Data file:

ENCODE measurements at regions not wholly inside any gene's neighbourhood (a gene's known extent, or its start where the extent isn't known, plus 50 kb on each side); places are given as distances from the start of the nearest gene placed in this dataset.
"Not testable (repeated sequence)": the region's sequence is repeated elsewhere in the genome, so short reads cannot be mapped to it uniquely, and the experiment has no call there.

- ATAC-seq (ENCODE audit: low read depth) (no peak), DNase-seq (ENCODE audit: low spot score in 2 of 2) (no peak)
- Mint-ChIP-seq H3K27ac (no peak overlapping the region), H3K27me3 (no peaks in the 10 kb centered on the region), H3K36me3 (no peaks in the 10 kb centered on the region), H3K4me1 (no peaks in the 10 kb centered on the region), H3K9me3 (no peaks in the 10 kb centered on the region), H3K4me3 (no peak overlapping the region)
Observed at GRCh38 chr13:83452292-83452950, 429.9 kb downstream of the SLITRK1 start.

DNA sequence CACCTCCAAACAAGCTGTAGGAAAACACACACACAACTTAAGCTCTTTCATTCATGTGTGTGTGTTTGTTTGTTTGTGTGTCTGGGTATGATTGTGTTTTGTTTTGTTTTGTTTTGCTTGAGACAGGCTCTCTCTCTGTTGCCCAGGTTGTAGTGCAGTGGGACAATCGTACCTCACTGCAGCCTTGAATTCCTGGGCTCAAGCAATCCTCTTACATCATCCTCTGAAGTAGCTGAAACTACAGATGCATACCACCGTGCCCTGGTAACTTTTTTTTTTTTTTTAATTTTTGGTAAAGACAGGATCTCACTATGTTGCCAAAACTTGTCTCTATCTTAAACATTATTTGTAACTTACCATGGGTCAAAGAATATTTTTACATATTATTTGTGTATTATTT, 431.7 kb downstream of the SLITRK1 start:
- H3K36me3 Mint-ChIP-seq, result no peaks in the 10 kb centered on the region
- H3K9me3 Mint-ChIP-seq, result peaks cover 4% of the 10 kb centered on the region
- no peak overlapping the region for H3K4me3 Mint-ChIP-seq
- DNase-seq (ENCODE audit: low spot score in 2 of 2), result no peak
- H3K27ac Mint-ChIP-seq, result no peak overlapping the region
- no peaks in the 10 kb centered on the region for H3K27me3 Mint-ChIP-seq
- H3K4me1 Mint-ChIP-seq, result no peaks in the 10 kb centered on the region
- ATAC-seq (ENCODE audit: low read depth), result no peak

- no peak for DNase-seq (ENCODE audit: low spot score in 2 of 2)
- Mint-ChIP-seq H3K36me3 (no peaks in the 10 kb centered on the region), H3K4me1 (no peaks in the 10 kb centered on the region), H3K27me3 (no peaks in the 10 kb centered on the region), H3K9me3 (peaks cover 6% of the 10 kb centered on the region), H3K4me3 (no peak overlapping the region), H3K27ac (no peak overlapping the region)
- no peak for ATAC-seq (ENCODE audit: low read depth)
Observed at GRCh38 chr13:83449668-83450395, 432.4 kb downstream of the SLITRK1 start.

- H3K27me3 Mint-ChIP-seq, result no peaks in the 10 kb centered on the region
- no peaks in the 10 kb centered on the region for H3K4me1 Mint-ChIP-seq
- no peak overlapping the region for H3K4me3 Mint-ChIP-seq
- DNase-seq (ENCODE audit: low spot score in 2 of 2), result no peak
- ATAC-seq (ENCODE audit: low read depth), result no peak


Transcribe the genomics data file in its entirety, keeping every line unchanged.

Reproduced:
ENCODE measurements at regions not wholly inside any gene's neighbourhood (a gene's known extent, or its start where the extent isn't known, plus 50 kb on each side); places are given as distances from the start of the nearest gene placed in this dataset.
"Not testable (repeated sequence)": the region's sequence is repeated elsewhere in the genome, so short reads cannot be mapped to it uniquely, and the experiment has no call there.

- ATAC-seq (ENCODE audit: low read depth) (no peak), DNase-seq (ENCODE audit: low spot score in 2 of 2) (no peak)
- Mint-ChIP-seq H3K27ac (no peak overlapping the region), H3K27me3 (no peaks in the 10 kb centered on the region), H3K36me3 (no peaks in the 10 kb centered on the region), H3K4me1 (no peaks in the 10 kb centered on the region), H3K9me3 (no peaks in the 10 kb centered on the region), H3K4me3 (no peak overlapping the region)
Observed at GRCh38 chr13:83452292-83452950, 429.9 kb downstream of the SLITRK1 start.

DNA sequence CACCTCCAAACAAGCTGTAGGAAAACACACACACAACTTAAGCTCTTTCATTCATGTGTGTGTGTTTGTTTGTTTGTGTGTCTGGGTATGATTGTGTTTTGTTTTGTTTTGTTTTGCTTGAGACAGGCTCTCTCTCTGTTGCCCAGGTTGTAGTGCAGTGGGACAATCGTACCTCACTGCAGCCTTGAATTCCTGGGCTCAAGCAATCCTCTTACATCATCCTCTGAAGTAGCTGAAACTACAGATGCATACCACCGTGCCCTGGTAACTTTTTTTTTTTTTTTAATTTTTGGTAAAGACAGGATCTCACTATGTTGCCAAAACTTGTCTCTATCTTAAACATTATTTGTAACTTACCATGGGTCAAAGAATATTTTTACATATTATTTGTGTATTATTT, 431.7 kb downstream of the SLITRK1 start:
- H3K36me3 Mint-ChIP-seq, result no peaks in the 10 kb centered on the region
- H3K9me3 Mint-ChIP-seq, result peaks cover 4% of the 10 kb centered on the region
- no peak overlapping the region for H3K4me3 Mint-ChIP-seq
- DNase-seq (ENCODE audit: low spot score in 2 of 2), result no peak
- H3K27ac Mint-ChIP-seq, result no peak overlapping the region
- no peaks in the 10 kb centered on the region for H3K27me3 Mint-ChIP-seq
- H3K4me1 Mint-ChIP-seq, result no peaks in the 10 kb centered on the region
- ATAC-seq (ENCODE audit: low read depth), result no peak

- no peak for DNase-seq (ENCODE audit: low spot score in 2 of 2)
- Mint-ChIP-seq H3K36me3 (no peaks in the 10 kb centered on the region), H3K4me1 (no peaks in the 10 kb centered on the region), H3K27me3 (no peaks in the 10 kb centered on the region), H3K9me3 (peaks cover 6% of the 10 kb centered on the region), H3K4me3 (no peak overlapping the region), H3K27ac (no peak overlapping the region)
- no peak for ATAC-seq (ENCODE audit: low read depth)
Observed at GRCh38 chr13:83449668-83450395, 432.4 kb downstream of the SLITRK1 start.

- H3K27me3 Mint-ChIP-seq, result no peaks in the 10 kb centered on the region
- no peaks in the 10 kb centered on the region for H3K4me1 Mint-ChIP-seq
- no peak overlapping the region for H3K4me3 Mint-ChIP-seq
- DNase-seq (ENCODE audit: low spot score in 2 of 2), result no peak
- ATAC-seq (ENCODE audit: low read depth), result no peak